In addition to the interviews, local service providers would take part in informal meetings. Some would be interviewed at the start of the study and provide information on the local context. Others would provide ongoing dialogue during the time of the study, particularly those from maternity services in the study localities. A roundtable dissemination event would be held towards the end of the study to discuss findings and their relevance for local practice and policy.
A minimum of 10 semi-structured interviews would be held with young fathers (young fathers in care, young fathers in prison, non-resident fathers and young fathers from ethnic minority groups) who have either received or not received support. Due to the delicate nature of these interviews and the potential vulnerability of the participants, an appropriate qualified researcher, following the strictest ethical guidelines, will sensitively conduct interview. Prior to any interviews, the researcher will update their Child Protection Training to ensure that s/he is fully aware of current relevant issues.
The core themes to be explored through the structured interviews are:
identifying the support needs of young fathers;
local services available to young fathers, both practical and emotional;
partnership working among agencies that provide young fathers with support;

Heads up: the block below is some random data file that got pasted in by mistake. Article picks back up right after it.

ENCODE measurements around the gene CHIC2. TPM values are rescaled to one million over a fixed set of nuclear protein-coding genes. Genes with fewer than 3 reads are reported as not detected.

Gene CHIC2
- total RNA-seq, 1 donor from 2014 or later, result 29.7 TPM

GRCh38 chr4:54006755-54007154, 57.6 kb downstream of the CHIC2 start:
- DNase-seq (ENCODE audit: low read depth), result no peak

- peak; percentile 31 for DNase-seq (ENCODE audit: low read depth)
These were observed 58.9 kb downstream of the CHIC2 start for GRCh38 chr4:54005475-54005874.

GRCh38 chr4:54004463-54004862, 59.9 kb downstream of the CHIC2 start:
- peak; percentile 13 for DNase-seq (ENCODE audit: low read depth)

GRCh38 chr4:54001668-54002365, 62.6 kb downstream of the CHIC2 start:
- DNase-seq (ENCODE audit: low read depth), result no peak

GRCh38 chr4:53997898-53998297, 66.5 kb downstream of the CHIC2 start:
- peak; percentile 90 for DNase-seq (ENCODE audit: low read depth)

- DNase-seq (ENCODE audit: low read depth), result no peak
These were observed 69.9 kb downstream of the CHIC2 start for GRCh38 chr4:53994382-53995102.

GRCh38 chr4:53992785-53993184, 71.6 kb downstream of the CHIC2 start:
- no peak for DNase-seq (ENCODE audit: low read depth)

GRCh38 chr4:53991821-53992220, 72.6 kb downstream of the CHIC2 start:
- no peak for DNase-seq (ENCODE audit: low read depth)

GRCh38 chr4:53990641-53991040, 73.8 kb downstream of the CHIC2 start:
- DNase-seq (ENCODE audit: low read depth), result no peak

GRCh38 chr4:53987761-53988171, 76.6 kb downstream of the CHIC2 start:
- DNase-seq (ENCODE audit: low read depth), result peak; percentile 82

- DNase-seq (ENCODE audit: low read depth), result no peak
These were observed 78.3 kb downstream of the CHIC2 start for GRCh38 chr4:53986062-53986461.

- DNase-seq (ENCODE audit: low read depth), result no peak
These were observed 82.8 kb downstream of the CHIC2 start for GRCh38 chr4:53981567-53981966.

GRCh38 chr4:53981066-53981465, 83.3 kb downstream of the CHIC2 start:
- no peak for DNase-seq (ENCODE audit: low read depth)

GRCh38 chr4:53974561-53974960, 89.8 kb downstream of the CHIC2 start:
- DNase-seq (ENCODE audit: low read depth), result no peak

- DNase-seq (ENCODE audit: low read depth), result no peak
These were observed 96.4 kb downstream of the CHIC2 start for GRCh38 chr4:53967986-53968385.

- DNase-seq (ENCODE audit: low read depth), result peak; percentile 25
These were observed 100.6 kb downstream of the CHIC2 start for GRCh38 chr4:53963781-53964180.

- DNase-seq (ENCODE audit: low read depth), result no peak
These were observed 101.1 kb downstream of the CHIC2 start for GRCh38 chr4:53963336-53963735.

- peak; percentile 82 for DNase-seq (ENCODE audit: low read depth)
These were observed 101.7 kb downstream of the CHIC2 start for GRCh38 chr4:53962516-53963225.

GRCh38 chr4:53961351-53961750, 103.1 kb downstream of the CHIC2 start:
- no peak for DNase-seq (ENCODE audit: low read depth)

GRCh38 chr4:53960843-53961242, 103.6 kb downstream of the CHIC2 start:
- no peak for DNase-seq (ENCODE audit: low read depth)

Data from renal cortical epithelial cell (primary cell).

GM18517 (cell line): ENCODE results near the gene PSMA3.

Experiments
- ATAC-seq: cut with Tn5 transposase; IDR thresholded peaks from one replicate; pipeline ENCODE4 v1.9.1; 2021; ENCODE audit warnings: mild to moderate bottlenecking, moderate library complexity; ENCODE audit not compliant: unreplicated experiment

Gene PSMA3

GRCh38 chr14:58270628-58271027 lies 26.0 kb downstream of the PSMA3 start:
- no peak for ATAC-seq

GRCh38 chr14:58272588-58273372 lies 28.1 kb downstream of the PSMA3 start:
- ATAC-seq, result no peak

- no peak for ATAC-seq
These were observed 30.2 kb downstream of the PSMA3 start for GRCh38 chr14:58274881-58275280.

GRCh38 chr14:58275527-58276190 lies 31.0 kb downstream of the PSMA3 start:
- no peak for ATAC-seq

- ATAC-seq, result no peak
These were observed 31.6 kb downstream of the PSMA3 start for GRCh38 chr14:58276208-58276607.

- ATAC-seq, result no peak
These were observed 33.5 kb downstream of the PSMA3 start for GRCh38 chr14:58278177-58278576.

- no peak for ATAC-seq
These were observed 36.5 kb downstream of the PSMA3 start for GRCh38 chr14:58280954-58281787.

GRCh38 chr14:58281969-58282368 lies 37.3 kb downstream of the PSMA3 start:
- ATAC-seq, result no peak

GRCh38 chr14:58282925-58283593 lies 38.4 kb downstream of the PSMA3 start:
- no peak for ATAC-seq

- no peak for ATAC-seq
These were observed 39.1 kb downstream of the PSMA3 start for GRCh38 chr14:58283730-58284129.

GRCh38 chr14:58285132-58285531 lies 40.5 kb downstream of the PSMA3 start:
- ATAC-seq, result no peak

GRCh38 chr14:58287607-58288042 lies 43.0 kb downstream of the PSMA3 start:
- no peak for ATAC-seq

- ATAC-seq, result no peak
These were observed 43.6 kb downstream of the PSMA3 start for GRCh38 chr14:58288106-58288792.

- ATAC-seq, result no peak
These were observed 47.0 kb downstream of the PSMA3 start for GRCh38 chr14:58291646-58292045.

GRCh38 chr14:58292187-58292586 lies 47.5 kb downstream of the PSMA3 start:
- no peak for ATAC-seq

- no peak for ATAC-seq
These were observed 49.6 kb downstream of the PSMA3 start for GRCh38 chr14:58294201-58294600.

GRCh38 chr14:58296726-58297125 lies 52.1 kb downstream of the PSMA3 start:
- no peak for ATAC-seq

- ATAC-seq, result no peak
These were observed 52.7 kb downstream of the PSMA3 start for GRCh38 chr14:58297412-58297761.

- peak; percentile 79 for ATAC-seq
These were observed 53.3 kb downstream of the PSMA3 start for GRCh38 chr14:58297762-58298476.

opportunities and challenges to providing practical support to young fathers.
Interview will be conducted in the participants’ homes and supported by adult family member or friend. Parental/guardian consent will be confirmed prior to the interview and all interviews will be recorded digitally. Data will be held in accordance with the Data Protection Act 1998.
Their names and other identifying information would be anonymised in the presentation of finding. The young people taking part would be assured in writing and verbally that the narratives they shared would be treated in confidence and that confidentiality would be breached only in the event of disclosure or child protection concerns being revealed regarding issues not already known to the relevant agencies.
A semi-structured interview will be used by the same researcher to ensure consistency; all interviews will be digitally recorded with consent and lasted between 20 and 60 minutes. Digital recording the interviews would enhance the reliability of the interview. Using semi-structured interviews in this study enables the interviewer to be guided by the participant who should be encouraged to talk freely, even though the interviewer may have certain points to cover.